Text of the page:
Description of Aronson Family Taxable Portfolio

Ted Aronson is an asset manager. His family taxable account portfolio has been featured and tracked by MarketWatch.com's lazy portfolios, maintained by Paul Farrel. The lazy portfolio has done very well prior to 2008-2009 crash. 

The portfolio consists of the following index funds and their ETF substitutes:

- 20% in Vanguard Emerging Markets Stock Index (VEIEX) --- ETF: VWO

- 15% in Vanguard 500 Index (VFINX) --- ETF: VOO

- 15% in Vanguard Pacific Stock Index (VPACX) -- ETF: VPL

- 10% in Vanguard Extended Market Index (VEXMX) -- ETF: VXF

- 10% in Vanguard Inflation-Protected Securities (VIPSX) -- ETF: TIP

- 5% in Vanguard European Stock Index (VEURX) --- ETF: VGK

- 5% in Vanguard High-Yield Corporate (VWEHX) --- ETF: JNK

- 5% in Vanguard Long-Term U.S. Treasury (VUSTX) -- ETF: VGLT

- 5% in Vanguard Small Cap Growth (VISGX) --- ETF: VBK

- 5% in Vanguard Small Cap Value Index (VISVX) --- ETF: VBR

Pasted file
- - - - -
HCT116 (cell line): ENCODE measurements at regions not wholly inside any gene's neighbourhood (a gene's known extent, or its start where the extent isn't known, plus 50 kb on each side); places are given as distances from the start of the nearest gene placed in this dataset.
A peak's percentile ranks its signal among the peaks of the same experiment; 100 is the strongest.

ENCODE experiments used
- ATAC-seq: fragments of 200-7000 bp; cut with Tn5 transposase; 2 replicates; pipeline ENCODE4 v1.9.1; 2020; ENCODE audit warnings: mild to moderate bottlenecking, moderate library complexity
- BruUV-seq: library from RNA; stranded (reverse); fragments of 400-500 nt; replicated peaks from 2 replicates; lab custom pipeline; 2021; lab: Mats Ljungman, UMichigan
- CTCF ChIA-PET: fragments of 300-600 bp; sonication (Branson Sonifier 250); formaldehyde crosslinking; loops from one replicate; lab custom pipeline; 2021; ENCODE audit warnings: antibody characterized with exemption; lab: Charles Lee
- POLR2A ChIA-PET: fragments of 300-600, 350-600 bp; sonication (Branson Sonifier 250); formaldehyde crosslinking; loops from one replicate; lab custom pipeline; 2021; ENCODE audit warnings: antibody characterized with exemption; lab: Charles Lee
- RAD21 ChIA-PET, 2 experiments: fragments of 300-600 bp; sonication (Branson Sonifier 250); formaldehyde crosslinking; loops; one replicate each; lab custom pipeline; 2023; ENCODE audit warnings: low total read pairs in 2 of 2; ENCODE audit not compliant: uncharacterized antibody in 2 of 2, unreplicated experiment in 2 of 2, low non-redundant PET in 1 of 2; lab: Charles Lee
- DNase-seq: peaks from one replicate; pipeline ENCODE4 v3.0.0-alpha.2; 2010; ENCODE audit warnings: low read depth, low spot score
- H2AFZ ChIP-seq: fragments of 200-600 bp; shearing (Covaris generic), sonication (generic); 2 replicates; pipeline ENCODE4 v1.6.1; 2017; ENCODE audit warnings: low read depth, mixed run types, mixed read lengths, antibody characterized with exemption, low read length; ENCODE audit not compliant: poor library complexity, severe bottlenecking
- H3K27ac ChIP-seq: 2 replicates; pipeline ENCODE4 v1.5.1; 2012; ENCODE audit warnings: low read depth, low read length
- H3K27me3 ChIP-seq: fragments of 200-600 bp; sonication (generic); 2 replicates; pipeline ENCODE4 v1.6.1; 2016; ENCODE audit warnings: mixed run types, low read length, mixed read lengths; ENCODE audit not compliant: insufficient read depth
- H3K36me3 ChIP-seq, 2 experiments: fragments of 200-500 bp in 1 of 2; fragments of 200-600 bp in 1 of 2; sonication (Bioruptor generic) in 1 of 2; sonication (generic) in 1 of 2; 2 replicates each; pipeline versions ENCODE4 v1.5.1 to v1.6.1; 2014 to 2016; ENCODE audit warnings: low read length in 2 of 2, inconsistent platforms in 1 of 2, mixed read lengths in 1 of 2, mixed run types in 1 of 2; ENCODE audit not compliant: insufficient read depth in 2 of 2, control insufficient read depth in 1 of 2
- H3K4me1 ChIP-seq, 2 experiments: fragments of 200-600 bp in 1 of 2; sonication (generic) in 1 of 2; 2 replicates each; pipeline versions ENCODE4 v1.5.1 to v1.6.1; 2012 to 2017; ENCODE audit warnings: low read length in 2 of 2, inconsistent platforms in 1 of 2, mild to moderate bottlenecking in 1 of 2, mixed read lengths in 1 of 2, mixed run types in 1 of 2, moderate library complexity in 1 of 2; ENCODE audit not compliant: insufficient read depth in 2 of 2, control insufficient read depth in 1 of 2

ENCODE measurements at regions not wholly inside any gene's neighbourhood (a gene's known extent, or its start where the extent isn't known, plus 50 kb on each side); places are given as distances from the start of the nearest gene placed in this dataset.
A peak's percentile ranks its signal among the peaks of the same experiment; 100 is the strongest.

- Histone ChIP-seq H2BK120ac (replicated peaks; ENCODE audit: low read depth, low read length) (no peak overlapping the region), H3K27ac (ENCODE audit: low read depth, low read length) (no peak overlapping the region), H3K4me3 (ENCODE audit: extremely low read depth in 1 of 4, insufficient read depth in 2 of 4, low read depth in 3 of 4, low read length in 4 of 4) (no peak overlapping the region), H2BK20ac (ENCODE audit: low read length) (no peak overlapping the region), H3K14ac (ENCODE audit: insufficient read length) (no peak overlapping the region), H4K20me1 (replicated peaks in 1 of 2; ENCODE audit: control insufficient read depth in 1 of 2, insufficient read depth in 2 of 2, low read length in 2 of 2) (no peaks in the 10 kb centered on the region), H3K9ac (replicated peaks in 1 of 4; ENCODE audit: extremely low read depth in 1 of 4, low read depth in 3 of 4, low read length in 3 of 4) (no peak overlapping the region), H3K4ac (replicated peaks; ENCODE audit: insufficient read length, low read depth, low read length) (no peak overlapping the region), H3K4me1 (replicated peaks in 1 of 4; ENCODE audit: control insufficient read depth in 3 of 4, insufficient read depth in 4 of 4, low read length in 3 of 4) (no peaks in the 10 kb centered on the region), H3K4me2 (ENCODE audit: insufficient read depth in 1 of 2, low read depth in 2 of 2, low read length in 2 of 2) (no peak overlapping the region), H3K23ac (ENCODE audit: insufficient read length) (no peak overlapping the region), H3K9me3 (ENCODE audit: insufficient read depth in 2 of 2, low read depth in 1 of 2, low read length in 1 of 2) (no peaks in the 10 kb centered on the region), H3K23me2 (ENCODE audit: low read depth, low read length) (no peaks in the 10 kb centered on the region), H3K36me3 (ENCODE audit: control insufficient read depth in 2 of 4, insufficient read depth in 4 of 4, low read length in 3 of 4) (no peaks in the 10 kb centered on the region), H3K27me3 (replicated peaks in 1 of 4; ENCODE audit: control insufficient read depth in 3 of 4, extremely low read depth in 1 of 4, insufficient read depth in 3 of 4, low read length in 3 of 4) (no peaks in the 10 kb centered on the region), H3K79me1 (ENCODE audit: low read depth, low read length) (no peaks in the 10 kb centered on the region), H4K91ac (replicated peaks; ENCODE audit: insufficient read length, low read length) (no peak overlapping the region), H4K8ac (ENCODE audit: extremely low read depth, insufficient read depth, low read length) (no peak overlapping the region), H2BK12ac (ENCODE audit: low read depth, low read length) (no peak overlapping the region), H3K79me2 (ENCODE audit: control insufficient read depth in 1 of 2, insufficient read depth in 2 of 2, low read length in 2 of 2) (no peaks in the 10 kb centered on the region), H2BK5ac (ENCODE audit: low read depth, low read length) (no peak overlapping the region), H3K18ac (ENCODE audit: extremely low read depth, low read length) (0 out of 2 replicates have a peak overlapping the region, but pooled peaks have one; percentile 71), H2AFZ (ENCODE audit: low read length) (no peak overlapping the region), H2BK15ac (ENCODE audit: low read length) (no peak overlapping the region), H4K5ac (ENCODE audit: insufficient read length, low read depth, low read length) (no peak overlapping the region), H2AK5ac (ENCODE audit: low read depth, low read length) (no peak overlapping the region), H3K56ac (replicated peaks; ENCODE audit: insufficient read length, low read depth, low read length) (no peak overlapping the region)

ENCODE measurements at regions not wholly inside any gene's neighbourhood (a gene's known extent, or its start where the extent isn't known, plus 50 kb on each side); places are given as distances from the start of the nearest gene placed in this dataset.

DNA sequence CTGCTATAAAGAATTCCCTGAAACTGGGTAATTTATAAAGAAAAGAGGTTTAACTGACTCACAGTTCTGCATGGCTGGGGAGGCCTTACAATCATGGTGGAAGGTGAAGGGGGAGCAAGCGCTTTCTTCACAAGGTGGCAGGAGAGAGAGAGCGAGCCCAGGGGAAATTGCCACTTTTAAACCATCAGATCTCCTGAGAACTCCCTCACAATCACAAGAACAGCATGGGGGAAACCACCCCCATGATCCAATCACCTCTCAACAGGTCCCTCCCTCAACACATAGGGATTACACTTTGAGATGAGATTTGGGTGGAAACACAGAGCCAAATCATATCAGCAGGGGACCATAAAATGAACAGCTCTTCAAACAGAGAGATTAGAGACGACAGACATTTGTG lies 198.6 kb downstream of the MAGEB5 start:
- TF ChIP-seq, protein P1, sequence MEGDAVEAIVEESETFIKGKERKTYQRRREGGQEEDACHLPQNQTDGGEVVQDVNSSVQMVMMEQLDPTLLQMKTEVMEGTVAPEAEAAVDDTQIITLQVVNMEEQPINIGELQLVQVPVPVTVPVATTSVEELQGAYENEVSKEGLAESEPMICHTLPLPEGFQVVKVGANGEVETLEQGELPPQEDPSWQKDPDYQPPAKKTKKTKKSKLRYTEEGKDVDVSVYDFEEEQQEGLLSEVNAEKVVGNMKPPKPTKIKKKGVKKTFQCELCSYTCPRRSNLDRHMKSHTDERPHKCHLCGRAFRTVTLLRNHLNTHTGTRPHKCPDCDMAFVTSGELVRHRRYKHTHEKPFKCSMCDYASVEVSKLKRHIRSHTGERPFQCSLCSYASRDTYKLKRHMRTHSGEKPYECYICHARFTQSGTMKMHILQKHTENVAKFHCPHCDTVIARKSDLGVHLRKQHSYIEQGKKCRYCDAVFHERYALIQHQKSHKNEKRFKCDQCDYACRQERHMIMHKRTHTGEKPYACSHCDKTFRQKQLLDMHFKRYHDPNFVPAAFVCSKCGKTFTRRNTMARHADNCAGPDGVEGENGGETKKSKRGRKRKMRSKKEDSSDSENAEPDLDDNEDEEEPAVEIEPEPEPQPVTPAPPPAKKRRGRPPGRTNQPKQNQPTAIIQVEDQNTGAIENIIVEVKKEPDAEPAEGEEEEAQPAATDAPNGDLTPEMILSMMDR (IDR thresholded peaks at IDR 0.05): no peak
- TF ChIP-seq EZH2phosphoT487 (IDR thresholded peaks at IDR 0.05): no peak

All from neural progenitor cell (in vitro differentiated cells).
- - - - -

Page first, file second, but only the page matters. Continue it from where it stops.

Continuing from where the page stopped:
- 5% in Vanguard Total Stock Market Index (VTSMX) --- ETF: VTI

 

The Aronson Family Taxable ETF Lazy Portfolio consists of 11 funds. 

Asset Class Ticker Name
DIVERSIFIED EMERGING MKTS VWO Vanguard Emerging Markets Stock ETF
LARGE BLEND VOO Vanguard S&P 500 ETF
DIVERSIFIED PACIFIC/ASIA VPL Vanguard Pacific Stock ETF
MID-CAP BLEND VXF Vanguard Extended Market Index ETF
Inflation-Protected Bond TIP iShares Barclays TIPS Bond
EUROPE STOCK VGK Vanguard European ETF
High Yield Bond JNK SPDR Barclays Capital High Yield Bond
LONG GOVERNMENT VGLT Vanguard Long-Term Govt Bd Idx ETF
Small Growth VBK Vanguard Small Cap Growth ETF
SMALL VALUE VBR Vanguard Small Cap Value ETF
LARGE BLEND VTI Vanguard Total Stock Market ETF

Statistics of Aronson Family Taxable Portfolio (YTD)

What do these metrics mean? [Read More] [Hide]

TotalReturn:

'The total return on a portfolio of investments takes into account not only the capital appreciation on the portfolio, but also the income received on the portfolio. The income typically consists of interest, dividends, and securities lending fees. This contrasts with the price return, which takes into account only the capital gain on an investment.'

Applying this definition to our asset in some examples:
  • Compared with the benchmark SPY (66.1%) in the period of the last 5 years, the total return of 32.2% of Aronson Family Taxable Portfolio is lower, thus worse.
  • Looking at total return, or performance in of 26.3% in the period of the last 3 years, we see it is relatively lower, thus worse in comparison to SPY (46.2%).

CAGR: